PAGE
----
"I hope you love birds too. It is economical. It saves going to heaven."
Emily Dickinson

Saturday, May 13, 2017

Mourning doves aren't picky with nest sites

A bicycle helmet worked well as a make-shift nest.
Thank you to reader Diane M. who shared her photo and story about a mourning dove:

"After observing this mama dove flying desperately around our yard looking for a place to lay her egg, my husband decided to help her out.  He took an old bike helmet and strapped it to a plant holder about 6 feet up.  He had noticed she was attempting to make a nest in this area but in a very small flower pot.  We were surprised when she actually used the helmet!! It only took her a couple days to find it and use it!!  Very smart!  She filled it with her own twigs and nesting materials.  It's a good size - big enough for mom and baby!"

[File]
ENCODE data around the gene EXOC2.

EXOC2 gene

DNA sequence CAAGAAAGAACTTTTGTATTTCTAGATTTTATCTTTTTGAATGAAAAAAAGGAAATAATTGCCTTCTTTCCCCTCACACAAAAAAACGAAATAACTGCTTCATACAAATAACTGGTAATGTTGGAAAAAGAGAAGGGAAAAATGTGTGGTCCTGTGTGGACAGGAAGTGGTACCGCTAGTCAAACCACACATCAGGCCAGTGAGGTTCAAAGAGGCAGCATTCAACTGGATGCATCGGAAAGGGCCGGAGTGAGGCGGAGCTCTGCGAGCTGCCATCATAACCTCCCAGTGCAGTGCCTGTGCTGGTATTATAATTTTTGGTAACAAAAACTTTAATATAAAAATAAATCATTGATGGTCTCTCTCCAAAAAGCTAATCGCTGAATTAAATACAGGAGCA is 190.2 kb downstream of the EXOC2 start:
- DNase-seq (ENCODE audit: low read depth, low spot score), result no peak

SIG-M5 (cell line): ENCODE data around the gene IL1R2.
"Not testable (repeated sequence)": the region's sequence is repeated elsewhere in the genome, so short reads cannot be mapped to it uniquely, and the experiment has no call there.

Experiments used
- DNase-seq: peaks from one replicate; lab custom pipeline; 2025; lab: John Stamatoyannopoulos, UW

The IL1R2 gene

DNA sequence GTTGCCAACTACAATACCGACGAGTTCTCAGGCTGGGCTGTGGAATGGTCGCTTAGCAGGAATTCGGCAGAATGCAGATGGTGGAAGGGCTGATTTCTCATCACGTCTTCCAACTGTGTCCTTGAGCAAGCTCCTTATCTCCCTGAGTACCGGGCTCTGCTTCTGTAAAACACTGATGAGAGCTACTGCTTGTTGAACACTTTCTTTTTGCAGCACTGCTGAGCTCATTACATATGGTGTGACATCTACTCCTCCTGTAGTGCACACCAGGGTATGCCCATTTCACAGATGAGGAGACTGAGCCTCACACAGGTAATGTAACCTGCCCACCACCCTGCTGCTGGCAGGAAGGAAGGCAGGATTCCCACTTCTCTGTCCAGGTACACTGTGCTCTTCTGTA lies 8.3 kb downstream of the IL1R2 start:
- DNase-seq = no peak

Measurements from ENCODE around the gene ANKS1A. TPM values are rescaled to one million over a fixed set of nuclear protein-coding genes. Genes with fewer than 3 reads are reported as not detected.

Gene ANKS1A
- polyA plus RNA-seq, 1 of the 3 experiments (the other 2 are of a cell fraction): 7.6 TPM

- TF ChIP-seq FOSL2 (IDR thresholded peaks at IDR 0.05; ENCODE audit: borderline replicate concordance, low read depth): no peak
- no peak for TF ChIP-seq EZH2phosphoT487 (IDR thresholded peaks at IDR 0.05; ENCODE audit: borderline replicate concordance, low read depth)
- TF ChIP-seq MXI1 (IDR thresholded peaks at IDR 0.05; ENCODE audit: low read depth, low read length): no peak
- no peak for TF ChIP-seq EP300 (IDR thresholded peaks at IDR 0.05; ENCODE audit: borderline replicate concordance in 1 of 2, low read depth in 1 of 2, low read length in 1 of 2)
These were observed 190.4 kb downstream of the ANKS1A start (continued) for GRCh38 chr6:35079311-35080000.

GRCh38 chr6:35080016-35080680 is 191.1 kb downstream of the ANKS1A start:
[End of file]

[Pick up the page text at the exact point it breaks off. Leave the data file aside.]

Mourning doves are prolific nesters, producing up to six broods a year. The female generally lays two eggs per clutch. The male assists with nest building, incubation and feeding the young.

The nest is a flimsy assembly of pine needles, twigs and grass stems. The nest is unlined with little insulation for the young. Over 2 to 4 days, the male carries twigs to the female, passing them to her while standing on her back.  The female weaves them into a nest about 8 inches across. These birds often reuse their own or other species’ nests.

Mourning doves are seemingly unbothered by people and often nest in gutters, eaves or hanging baskets on porches and patios.

Happy Birding!

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